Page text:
Logansport Pharos-Tribune from Logansport, Indiana on January 26, 1958 · Page 5
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Logansport Pharos-Tribune from Logansport, Indiana · Page 5

Logansport, Indiana
Issue Date:
Sunday, January 26, 1958
Page 5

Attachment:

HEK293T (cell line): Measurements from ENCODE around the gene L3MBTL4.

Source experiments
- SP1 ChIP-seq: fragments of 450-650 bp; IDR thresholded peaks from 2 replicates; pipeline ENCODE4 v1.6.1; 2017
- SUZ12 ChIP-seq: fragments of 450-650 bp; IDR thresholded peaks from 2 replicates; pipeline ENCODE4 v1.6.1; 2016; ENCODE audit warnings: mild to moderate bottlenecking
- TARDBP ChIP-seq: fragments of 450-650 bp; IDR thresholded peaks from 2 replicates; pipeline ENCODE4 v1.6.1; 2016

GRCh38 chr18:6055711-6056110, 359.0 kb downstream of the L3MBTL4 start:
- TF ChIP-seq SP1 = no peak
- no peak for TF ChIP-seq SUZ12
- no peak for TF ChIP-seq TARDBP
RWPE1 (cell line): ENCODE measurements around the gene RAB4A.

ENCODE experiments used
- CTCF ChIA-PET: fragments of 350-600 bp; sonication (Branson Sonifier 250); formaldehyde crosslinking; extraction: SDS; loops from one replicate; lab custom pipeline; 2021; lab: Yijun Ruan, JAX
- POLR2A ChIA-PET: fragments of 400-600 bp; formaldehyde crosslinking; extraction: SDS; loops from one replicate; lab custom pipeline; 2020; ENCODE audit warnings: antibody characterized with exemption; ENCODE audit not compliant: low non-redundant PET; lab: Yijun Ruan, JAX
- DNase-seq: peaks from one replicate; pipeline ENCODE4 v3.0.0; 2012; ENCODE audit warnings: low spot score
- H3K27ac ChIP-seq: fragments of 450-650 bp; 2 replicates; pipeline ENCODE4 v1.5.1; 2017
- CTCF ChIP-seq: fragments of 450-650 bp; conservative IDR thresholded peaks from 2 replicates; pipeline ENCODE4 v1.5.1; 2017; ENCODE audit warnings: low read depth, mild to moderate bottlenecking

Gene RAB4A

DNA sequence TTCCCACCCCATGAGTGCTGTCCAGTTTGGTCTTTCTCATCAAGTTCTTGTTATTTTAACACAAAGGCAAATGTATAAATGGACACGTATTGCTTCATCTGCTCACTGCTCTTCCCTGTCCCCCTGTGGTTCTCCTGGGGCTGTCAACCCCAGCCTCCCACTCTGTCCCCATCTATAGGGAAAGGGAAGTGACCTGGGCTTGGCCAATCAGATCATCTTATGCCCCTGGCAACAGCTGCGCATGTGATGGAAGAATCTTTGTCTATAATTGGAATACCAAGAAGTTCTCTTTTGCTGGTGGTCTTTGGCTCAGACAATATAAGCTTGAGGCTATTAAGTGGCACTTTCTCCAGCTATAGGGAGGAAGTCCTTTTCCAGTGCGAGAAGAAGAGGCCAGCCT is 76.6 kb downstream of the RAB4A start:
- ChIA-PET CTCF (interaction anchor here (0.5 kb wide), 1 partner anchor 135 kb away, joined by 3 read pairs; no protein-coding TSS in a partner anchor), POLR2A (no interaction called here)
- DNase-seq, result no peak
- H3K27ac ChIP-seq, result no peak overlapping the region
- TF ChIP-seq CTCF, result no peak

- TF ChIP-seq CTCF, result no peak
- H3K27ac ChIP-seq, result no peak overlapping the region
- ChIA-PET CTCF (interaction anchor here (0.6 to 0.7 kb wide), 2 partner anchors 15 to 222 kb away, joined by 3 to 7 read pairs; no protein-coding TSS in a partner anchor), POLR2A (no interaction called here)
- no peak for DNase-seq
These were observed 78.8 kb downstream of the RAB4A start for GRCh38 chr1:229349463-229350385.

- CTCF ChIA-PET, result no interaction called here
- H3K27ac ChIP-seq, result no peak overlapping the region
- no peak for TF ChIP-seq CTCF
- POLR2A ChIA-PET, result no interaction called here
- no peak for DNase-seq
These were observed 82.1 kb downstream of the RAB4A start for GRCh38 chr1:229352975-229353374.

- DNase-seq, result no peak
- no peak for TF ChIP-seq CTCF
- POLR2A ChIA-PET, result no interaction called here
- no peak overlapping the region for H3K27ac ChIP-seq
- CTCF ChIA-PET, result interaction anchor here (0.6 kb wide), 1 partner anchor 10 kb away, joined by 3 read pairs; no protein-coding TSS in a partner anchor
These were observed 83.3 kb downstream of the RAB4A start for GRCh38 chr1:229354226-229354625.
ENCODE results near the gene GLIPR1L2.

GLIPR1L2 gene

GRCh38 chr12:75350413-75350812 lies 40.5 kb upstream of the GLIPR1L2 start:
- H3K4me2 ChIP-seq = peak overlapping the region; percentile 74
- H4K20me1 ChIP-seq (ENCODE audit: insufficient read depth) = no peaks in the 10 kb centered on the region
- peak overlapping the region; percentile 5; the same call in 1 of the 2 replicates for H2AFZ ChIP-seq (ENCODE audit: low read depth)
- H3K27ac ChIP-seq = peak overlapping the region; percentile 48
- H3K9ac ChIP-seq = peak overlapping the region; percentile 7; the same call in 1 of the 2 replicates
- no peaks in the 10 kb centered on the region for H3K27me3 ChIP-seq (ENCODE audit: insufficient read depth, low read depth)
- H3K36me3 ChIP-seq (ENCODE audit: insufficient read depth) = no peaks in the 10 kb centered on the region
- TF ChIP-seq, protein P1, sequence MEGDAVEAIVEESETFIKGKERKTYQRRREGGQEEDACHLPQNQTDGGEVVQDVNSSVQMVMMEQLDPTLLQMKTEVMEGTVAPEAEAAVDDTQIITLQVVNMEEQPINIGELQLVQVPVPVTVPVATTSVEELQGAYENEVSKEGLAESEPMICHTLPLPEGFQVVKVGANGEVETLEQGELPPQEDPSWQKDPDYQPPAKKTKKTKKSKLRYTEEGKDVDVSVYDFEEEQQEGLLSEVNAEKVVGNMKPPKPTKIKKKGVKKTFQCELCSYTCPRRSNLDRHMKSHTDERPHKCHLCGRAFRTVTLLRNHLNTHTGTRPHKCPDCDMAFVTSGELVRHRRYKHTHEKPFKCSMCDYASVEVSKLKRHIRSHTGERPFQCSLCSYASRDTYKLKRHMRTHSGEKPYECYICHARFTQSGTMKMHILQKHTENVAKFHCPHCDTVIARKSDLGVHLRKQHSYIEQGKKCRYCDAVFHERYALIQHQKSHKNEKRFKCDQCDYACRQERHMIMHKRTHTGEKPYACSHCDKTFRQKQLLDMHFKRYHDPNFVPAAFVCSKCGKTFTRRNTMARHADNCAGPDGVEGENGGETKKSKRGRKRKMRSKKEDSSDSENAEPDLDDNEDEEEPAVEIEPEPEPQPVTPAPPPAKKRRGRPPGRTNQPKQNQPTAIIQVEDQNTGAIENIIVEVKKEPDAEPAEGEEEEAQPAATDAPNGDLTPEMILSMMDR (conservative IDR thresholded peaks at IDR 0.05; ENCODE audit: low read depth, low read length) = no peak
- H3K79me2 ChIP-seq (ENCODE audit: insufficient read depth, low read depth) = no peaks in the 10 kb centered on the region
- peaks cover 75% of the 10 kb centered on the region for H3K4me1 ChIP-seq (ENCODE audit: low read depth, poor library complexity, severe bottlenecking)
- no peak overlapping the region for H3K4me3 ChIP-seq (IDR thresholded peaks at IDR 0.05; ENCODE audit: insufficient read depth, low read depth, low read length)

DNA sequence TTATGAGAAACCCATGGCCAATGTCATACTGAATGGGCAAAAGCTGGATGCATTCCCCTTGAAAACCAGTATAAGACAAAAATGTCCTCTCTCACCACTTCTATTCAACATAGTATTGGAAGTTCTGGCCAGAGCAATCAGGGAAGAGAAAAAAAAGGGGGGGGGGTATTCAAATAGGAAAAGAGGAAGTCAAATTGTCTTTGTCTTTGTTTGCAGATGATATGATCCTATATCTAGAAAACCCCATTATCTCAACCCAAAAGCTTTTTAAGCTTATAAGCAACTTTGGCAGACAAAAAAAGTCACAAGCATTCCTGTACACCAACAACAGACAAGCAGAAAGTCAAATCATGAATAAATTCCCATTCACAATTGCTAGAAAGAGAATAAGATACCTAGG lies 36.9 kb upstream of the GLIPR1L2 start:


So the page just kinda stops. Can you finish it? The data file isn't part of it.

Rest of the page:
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SUNDAY, JANUARY 26, 195S THE PHAROS-TRIBUNE and LfJGANSPORT PRESS, LOGANSPORT, INDIANA PAGE FITO Control Of Weather Not Coming Soon BLOOMINGTON, Ind. (^—Control of the weather is still a long way off, from either the scientific or political aspects, an Indiana University geographer said Satur-j day. | George H. T. Kimble, head of] the I.U. geography department,! cited backfiring of several weath-1 cr control experiments as indica- j lions of the progress still needed j to achieve total weather control, i He mentioned rainmaking which • produced rain where none was wanted and "baseball" hail that fell in attempts to prevent hail. "If those are measures of our present weather control, the global control envisaged by the scientists would appear to be still a long way off," Kimble said. If we do achieve the know-how to control weather, Kimble said there would be touchy political questions about the centers ot operations. He said the main "weather factories" lie in the polar regions and the equatorial latitudes, and added: "If this country should find itself in a position to control the Antarctic factory, it could scarcely hope to control the Arctic one. half of which is in the Russian | sphere. ' "And presumably it could only control the equatorial factory if it were able to set up strategic bases in a large number ot foreign territories. Indonesians, Melanesians and others might want to do their own manipulating of the This Changing World Cass County Historical Society By WILL BALL THEN WE COMMENCED to wonder how Mattes happened to become acquainted with the Laynes. Had -he met them on the boat on his way to America, as they were returning from a European trip? Market." He later went to Memphis, Tennessee, married, and has descendants there yet. IN 1887 THE family lived "north side Market, 3 east 19th." Later they moved to 115 Ash street, one block west of Sycamore, now North Third, a block or two north of Water street. The number,. 115, is meaningless now; street numbers in' that part of town were changed twenty or thirty years ago. However, 115 would have been We did a lot of telephoning to on the east side of the street, well friends who remembered the For- toward the north end of the short mans and Mrs. Snider with negative results. The friend who first told us about the Laynes also told us that Grace, the daughter, mar- CROSSWORD PUZZLE Answer to Yesterday's Puzzlf ried Dike Minthorn, of Royal Center. Minthorn was a brother of Mrs. W. C. Thomas, mother of Babe Thomas, Dodge dealer. Babe street. Two younger sons, Maximilian, universally known as Max, and John, who was born Ihe day Julius left Germany for America, went with the parents to New York. The sons started a conserva^ tory of music at 733 Lexington ACROSS 1—Map ' 6—Blemish H—Favor 12—Experienced 14—Sun god 15—Seesaws 17—ColleRe dogre (abbr.) IS—Devoured 20—Dens 21—Monprel 22—Spreads tor drylns 24—Golf mound 25—Heraldic bearing 26—Elicits 28—Scatter 30—Vehlcl. 31—Poem 32—Treated leniently 35—VasS level plain 88—Top of hyad 39—Kemale sheep 41—Actual 42—Native metal 43— Sends forth 45—Free of 46—Japanese meagre 47—Virtuous 4S—Note of seal* BO— Most domesticated 52—Sparer 54—Warms 55—Finished DOWN 1—Boxed 2—Pronoun confirmed what we already knew, | Avenue, which operated success- but could add nothing about any fully for several years. John, who foreign travel by the Laynes! We still don't know how Julius Mattes happened to Ret in touch with the daughters of Dr. Jerolaman, who. apparently, exerted so much influence for his benefit. QUITE EVIDENTLY, though, was injured in a hunting accident, died of a bone infection, and a year or so later Max, who had married one of his pupils, a teacher in the New York Public Schools, look a position teaching organ, piano and violin in the schools unli! ,,,,,,, he was pensioned. His wife died in the young man had the faculty, so j , ^ d ; h L f thoroughly d.scnssed a few years. „,[' • h was w ,, d .„ an ago by Dale Carnegie, of making automobil / accident while return . friends and influencing people. Joseph Mattes, father of Julius, I and his family, lived in Germany, until Ihe son had been in America a couple of years, then in 1BR5 the parents and four of the remaining children, joined Julius in Logansport. Hugo, the oldest son, never came to America. Pointing behind the altar of St. James Lutheran church, a . . . , r UUllIHC WCIl Mill HIC t»IK*l »/l *-*«•• ii«tntta uin-m-iint i~n n •*<••, v. ..•_. ,. weather, and so make America s; jzed b (1)( , chm . cU an(l C01isidercd an excellent oil ] a demand, control of it something less than , total." painting. Joseph was an artist by profes-j sion. According to old directories, he practiced that profession while he lived here. He did all kinds of pictures: portraits, landscapes, still life, anything for which he found ing from a trip to the Green Mountains of Vermont, where he had sold his farm preparatory to a long vacation trip (o Germany to spend some time at the old home town and visit a niece, daughter of the brolher Hugo, who had stayed in Germany. He was 81 at the time i of his death. High Bonds For Bandits JOSEPH MATTES painted the stage scenery and the curtain in the little theater at Long Cliff. Three or four years ago Wilbur Peat, director of the John Herron Art Institute, of Indianapolis, was J Dlrtr. Dr uniltd Ftuurc S —Rear part of ship 4—Walk unsteadily F—Handles fi—Cubic meters 7—Sailors (coMoq.) S—Boost of burden 9—Pronoun 10—Luminous formation In lieavfinB 11—Talk idly 111—Challenged 16—Cravat 19—Train 21—Crawler 23—Frighten U3—Command 27—Before 29—Vessel 'A'2 —Recreation 33—Outcast .-54—KeslKiiB US—Decide ,16—Coupled ,17—Church official 40—Kmerpc victorious 43—Direction 44—Observed 47—Ocean 4S—Parent (colloq.) 51—Pronoun 63—Compass point Brain Stimulant Has Good Promise By JOHN A. BARBOUR Associated Press Science Reporter NEW YORK OPI-A Brain stimulant to make formal people sharper and help pull many .mentally ill back to reality was reported by a Georgia doctor today. cal students at the university, Dr 9 oliiician-farmer tudying law For iraduation In '60 BLOOMINGTON. Ind. W-Birch Z. Bayh Jr., Democratic floor eador in the Indiana House last A'inter, has turned from lawtnak- ng to law studies. The 30-year-old West T c r r e •Taule farmer enrolled in t.'ie Indiana University law school, ex- jecting to earn a law degree in 960. Although Bayh's political career zoomed from that of a freshman representative in the 1955 Legis- alure to minority leader in 1957, ic said he had one nagging .hought: "I have high respect for those n the Senate and House who can quote law with authority." Besides, he said, "I like to be around people and hogs and cows aren't very good conversationalists." Bayh doesn't content himself with second-best for long. After finished second to a pretty Enid, Okla.. girl in a national Farm Bureau speaking contest in 1951, he married the winner. His wife, Marvella, helped him campaign for the Legislature in Vigo County in 1954. Bayh led his ticket. Their son, Evan III, 2, is learning his politicking lessons early. He greets strangers by shaking hands and saying, 'Hi, Democrat." Mrs. Bayh is studying part time at I.U. and expects to earii preparing a book, later published It may be available by prescnp- PART 483 Last week's story mentioned briefly that Julius Mattes, a young German immigrant, had lived for a short time with a family named Lane near Royal Center. Sunday DANVILLE 111. - Bonds of afternoon a ne.ghbor, native of the | $40.000 each were fixed Saturday Royal Center community, called us i for Walter E Gump 3€ and John to say she knew the Lane family,' R. Diefenbaugh, 47, both of Mun- although she never heard of Julius las well as in America before the 1 his work, and, while we do not Revolutionary War, but an en- claim any standing as a connis- closed "alley," with a roof, and seur, we consider what we have wiih latticed sides, and a wooden seen to be first-class. Miss Marie floor on which to roll the "bowls." Busjahn has several ot his oil Our interest in the Layne family paintings in her home, including a developed after our friend to!d us portrait of her mother, several THE WRITER has seen some of under t| , e utle; "p ioneer Painters that Mrs. Layne was a daughter of landscapes, and some floralI pieces, j w were unable to help _ for al Effective against^/chizophpejv cie Ind., at their arraignment in Mattes. She also told us that Mrs. connection with last week's $3198 Lane was the daughter of Dr. supermarket holdup and kidnap- George M. Jerolaman, a promi- ings. ! nent early pioneer. So we started Th« two Indiana «x - convicts pleaded innocent to indictments charging armed robbery, ^kidnap-' ing, and burglary-larceny. Circuit Judge John F. Spivey did not set trial dates. Unable to raise bail, the two men were returned to Vermilion County jail. A grand jury accused Gump and Diefenbaugh of robbing an 1'GA grocery, Saturday night, Jan. 18, then using hostages as shields to make their getaway when police surrounded the place. Diefenbaugh was charged with kidnaping clerk Tom Wynn, 19, at gunpoint. Wynn was released a few minutes afterwards. Gump is charged with kidnaping three hostages, Raymond Van Duyn, 32, the store's assistant manager, Ted Bolser, 26, and Frank Levia, 30. some research anent the Lanes. First we went to an early plat of Boone township, in which Roval Center is located. We failed lo find that name, but did find that of George Jerolaman, showing that he owned more than two sections, or more than two square miles, of nice prairie land two or three miles northwest of the town. THEN WE TURNED to Helm's History of Cass County. L'nder Boone township he lists biographies of some pioneers, including the family for which we were looking, although he spelled it Layne. John Layne was a Virginian who came to Indiana at age 17, clerked in a store at LaPorte three years, v/ent back to Virginia, returned to LaPorte in 1857, bought a stock Gump was captured four hours j of goods and engaged in mercan- after the holdup at Crawfordsville,! tile business until 1860. He married Elizabeth J.,—known to her family Ind., with the three hostages still his prisoners in Levia's car. Diefenbaugh was shot in the right shoulder and captured in a field north of Danville about 10 hours after the robbery. OET KITCHEN FRESH Fannie May Chocolates For Your Valentin* Y HAZELS and friends as Libby-Jerolaman May 10, 1864, in Logansport. He and his wife settled on the Boone township farms in 1872, nine years before Dr. Jerolaman's death. They later moved to Joplin, Missouri. They were parents of -four children, only two of whom lived to maturity: a son, George, and a daughter, Grace. OUR FRIEND TOLD of their rather lavish manner of living. For one thing, they had a bowling alley on their town; not a bowling green: that is, a portion of the lawn levelled off so that a bowling ball would roll fairly straight toward the "jack," or goaT post; such a game as was,—and still is, to some extent,—played in Europe, (Erroneously identified in this Dr Jerolaman for this reason: we had previously learned that Julius of Indiana." He appealed to the writer for assistance regarding Logansport artisis, particularly the man who painted that reredos in St. James. He had the name, Mattes, only, with no information regarding the man. tion in about three months. The stimulant is kin lo a chemical called choline found in fishy foods and fish egg preparations like caviar. It was reported by Dr. Carl C. Pfeiffer, 40, a conference of the Brain Research Foundation. One of the best—and the largest— tnat time we knew no t n j n g about ics, the stimulant may also help is a winter scene in Russia, depicting the traditional drive through a forest with wolves in pursuit. Ferd Burgman has a portrait of his father; also another subject. Waller Ludders tells the writer that Joseph at one time used the the painter or his family. WE DON'T KNOW whether Mr. Peat is still interested in Mr. Mattes, but shall see that he gets a copy of this story. We still don't' know how it happened that Julius Mattes happened bottom of round cake pans as! to ft in touch with the Jerolaman Pfeiffer repirted these result from use of DMAE: Many said they needed less j-, sleep. Some said they slept sounder, woke earlier, and more clear- minded. a degree in social studies by I960. The tone of their muscles improved. They were better able to concentrate. The lest was continued with these results: Many of the students noted definite brain stimulation. They also reported greater daytime entr^y, attentiveness at lectures, but greater intolerance of poor lectures, less apprehension. borderline mental or anxiety Two said ,they were.able to quit cases such as disturbod oi 1 delin-1 smoking without difficulty, and plaques. He painted landscapes or floral designs on dozens of these. Waller says that for awhile a family that didn't have a Mattes cake pan plaque didn't have very high social standing. DOES ANY READER know of quent children, he said. Dr. Pfeiffer believes the stimulant, called dimethylaminoethanol or DMAE, exists naturally in normal brains. But some mentally ill persons may lack enough of this DMAE. He told ot one patient who had girls, but it has been interesting' heen .„ a catatoni £ state for about trying to find out. ONE MAN LAW GASTONIA. N.C. CUP) - Police Sgt. J. E. Mosteller collided with another vehicle on Ms way home three - year - trancelike, drawn from reality. After four months 1 of treatment the patient improved. He suddenly broke into talk, continuing from 6 o'clock one evening until 4 o'clock the next morning. | many claimed they were more af- ' fable and outgoing than before. Dr. Pfeiffer said DMAE will be made by Rikcr Laboratories, Los Angeles, under the trade name of Deaner. It still requires FooJ and Drug Administration approval, but Dr. Pfeiffer said this would be applied for soon. wilh-i He said DMAE also shows promise in other areas, naming: Chronic fatigue slates, migraine or relaxation type headaches of a Shoots Youth Who Killed Son In 1956 EVANSVILLE, Ind. s - A 58- year-old father was free on $25 bail Saturday under an assault and battery charge for shooting a neighbor boy who accidentally killed hi.s son in a scuffle over a gun in 1956. Ralph E. Powell told police ne shot Leslie Jones, 18, in the neck because he thought Jones was reaching for a gun when they met in front of the Powell home. Jones was treated at Wclborn Baptist Hospital and released. Powell said relations between him and Jones had been strained since his son, Ralnh Jr., 13, was killed Aug. 13, 1S5G. any of these old time Mattes cake | from a Boy Scout safety lecture I Today the patient tells doctors periodic nature, bronchial asl!v ma, functional bowel distress, petit mal or minor epilepsy, 3nd Raynaud's disease. In this last the pan plaques? We'd like to have Friday night. He promptly simply that he likes this new ] blood supply is cut off to such schedule better than his old one. Ureas as the toes, fingers, ears, IheCHIROPRACTOR-and^ That Backbone of Yours' one for the Museum. Or any other of his paintings, no matter what size. We'll try to find room for it. In our opinion the best local example of his work is the reredos, or altar piece, which he painted for St. James Lutheran Church. It represents the Ascension of Christ after His resurrection. That was painted sometime between 1885 and 1897, when he moved to New York. Presumably he found too little remuneration in painting cake pan plaques. DURING THE CHICAGO fair in 1893 he sent an exhibit to that exposition. He and the only daughter, Rose, went to the fair; while there she met, and married, a man named Meyer. They operated an Mattes" Vne"l8-year-old immigrant, apartment house in the Windy City had worked for W. H, Snider, long- for several years, later moving time Logansport queensware mer- to New York after the parents chant whose wife, Mary, was also settled there. They took over an- a daughter of Jerolaman That was other apartment house in Brook- after he had come to Logansport, lyn, where the husband died. Rose after he had left the Laynes. We later married a man named Grit also new that not long after he fin, with whom she went to Miami, left Captain.Snider's he got the Florida, where they bought proper- 1 , life-time job at Long Cliff, where ty. and where she still lives. Her George S. Forman was Steward,' husband died last year. In a test of normal men, medi-lelc. Excerpting from an article by George Matthew Adams under the title, 'That Backbone of Yours," in a recent issue of the man's head, with in which destinies of nations often are pivoted. And here are centered all the mighty elements, of the Toledo, Ohio Blade, we find: mind." "The backbone is undoubtedly the most wonderful human highway, in all this world! It holds up the man, culminating its most important office by helping him to keep his head on straight." "Break this great bony structure and it often is fatal. Even a bad injury is most serious. But what a noble piece of architecture it is in health. It is tragic that some men abuse it as they do, and women as well. Keep it upstanding and half the battle of life is won in advance. 'Study the structure of this remarkable example of engineering on the part of the Creator. Note how each section of its entire length has an office to | perform. Nerves, fiborous tissue, and bony structure, as well as its canal of precious fluid have an effect upon the entire body that is little realized. But just let any part of its make-up get out of order and it is noticed plenty. What a gift you have in that backbone of yours. Keep it well or Business Manager. And we knew that George Forman's son, Thomas, had married Martha, another one of the Jerolaman girls. Fred, the son next younger than Julius, was also listed in the 188788 directory as artist, with his studio "east side 5th, 3 north Upon it is perched the noblest 1 in order. You can never get creation of the great Creator [another." X-Kay and Ncurocalometer Service ORROYKOFF£L 409 NORTH ST. Tel. 4455 IT PAYS TO SAVE I A heart shaped box of candy For Your Loved One On Valentine Day TiMBfRLAKE'S FULLY LINED DRAW DRAPES 46x90 3.77 66x90 6 88x90 9. 135x90 12. SINGLE AND MULTIPLE WIDTHS Floral patterns in pink and! turq., red and green. 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